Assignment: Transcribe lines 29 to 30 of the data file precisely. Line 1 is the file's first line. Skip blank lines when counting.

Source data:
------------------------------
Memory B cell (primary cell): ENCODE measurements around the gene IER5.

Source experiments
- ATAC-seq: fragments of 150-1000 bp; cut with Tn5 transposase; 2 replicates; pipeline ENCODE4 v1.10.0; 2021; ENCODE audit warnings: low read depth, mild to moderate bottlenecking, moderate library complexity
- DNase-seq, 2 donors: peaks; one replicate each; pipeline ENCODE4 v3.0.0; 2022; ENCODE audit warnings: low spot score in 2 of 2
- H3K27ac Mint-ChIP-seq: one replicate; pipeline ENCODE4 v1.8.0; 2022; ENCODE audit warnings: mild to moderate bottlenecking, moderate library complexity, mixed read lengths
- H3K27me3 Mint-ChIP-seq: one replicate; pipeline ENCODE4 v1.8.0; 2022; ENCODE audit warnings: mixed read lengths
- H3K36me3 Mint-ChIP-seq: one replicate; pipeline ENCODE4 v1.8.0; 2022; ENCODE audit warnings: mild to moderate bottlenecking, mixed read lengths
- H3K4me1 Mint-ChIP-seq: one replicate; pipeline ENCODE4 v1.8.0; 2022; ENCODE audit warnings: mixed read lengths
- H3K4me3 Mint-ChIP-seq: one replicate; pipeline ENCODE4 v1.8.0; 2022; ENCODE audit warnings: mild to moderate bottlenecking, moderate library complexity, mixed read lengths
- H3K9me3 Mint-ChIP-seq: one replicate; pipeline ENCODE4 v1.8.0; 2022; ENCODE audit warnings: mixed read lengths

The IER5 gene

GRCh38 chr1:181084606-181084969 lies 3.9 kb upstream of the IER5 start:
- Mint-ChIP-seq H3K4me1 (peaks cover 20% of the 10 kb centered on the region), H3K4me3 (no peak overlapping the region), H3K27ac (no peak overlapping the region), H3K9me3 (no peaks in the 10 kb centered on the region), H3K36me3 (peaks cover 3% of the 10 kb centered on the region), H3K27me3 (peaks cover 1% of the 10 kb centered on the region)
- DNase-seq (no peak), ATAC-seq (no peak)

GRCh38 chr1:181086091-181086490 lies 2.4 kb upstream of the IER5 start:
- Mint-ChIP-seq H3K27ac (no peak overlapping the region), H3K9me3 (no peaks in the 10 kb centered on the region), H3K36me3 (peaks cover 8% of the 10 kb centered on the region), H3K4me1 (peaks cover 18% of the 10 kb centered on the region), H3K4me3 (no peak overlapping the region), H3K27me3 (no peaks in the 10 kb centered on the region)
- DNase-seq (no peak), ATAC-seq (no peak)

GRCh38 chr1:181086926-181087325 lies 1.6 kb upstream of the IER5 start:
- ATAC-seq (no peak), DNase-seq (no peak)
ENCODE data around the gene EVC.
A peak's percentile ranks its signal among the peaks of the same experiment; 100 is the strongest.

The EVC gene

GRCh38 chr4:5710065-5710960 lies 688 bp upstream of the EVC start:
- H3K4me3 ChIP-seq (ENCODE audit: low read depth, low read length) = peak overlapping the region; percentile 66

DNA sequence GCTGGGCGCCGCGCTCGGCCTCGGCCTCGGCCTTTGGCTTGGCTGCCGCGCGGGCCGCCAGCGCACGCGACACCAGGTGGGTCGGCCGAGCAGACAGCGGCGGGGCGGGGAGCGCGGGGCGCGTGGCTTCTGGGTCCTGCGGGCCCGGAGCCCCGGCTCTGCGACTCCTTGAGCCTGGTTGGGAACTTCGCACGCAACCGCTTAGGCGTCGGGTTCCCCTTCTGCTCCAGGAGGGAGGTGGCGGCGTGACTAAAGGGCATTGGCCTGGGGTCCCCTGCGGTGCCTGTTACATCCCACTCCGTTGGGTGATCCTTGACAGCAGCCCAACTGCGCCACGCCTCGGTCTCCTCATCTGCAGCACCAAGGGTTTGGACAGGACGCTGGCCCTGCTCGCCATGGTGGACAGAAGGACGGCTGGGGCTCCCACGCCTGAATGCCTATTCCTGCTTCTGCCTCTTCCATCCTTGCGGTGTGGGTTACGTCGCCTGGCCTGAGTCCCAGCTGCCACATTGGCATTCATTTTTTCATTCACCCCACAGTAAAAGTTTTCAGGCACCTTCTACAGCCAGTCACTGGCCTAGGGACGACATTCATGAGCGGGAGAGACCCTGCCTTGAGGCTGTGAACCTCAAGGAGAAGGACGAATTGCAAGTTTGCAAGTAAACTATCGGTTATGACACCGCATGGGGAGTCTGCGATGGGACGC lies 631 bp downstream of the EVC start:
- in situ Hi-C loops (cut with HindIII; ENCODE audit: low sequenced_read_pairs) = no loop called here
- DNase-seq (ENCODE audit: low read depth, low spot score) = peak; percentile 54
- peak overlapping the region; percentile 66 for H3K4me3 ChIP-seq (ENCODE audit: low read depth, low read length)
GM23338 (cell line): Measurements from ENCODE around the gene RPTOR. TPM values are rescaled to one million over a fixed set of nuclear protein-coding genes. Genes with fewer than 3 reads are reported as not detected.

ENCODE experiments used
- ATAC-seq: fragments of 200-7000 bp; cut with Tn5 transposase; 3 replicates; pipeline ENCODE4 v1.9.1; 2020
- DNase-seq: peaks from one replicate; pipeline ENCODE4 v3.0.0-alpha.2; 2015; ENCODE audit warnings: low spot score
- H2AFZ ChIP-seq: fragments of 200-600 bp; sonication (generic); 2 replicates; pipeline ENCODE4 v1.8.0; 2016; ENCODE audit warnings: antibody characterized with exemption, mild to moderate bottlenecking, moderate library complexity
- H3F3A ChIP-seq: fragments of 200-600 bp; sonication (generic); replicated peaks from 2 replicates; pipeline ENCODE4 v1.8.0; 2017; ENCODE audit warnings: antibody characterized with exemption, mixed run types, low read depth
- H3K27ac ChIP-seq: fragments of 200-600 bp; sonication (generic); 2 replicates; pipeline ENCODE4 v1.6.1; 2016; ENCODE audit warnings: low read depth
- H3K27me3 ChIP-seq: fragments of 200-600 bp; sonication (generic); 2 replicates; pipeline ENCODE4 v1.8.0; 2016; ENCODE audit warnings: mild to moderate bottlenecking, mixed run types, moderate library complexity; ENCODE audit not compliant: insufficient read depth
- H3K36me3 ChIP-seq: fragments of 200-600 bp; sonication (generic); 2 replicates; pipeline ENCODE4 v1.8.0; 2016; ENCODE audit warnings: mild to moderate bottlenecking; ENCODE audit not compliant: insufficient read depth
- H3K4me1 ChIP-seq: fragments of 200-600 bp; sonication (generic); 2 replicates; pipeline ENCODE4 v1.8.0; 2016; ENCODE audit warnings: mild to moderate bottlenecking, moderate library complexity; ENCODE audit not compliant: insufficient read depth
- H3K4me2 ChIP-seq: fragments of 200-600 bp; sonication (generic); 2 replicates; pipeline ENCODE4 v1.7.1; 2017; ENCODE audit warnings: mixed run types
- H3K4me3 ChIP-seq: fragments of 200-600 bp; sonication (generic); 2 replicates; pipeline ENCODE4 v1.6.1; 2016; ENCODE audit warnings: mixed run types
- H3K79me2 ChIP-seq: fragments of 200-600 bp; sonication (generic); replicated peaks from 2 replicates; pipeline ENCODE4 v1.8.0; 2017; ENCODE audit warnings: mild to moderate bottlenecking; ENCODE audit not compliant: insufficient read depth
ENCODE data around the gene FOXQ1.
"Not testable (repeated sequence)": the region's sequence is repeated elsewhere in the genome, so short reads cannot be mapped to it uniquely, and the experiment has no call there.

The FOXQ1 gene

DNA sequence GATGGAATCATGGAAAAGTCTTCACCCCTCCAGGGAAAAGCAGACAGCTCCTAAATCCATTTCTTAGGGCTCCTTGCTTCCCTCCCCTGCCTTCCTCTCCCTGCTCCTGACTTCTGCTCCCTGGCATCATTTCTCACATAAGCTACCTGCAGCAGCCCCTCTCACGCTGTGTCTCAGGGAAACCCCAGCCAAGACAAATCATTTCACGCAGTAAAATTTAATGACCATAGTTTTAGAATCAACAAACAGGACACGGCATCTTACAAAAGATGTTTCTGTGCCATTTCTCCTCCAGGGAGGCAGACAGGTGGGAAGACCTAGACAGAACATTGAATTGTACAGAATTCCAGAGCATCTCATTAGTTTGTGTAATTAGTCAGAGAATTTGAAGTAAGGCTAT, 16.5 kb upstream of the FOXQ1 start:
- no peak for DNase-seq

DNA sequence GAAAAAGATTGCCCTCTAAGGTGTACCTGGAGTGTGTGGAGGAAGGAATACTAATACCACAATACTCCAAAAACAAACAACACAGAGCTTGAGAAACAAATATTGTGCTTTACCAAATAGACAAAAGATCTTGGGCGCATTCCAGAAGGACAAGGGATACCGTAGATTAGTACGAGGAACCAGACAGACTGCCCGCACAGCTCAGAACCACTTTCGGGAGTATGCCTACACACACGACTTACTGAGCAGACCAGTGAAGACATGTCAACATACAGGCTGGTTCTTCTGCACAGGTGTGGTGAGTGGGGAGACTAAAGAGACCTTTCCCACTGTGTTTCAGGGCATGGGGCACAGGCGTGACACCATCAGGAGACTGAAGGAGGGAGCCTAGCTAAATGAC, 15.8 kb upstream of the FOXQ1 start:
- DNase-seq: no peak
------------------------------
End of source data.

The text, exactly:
GM23338 (cell line): Measurements from ENCODE around the gene RPTOR. TPM values are rescaled to one million over a fixed set of nuclear protein-coding genes. Genes with fewer than 3 reads are reported as not detected.

ENCODE experiments used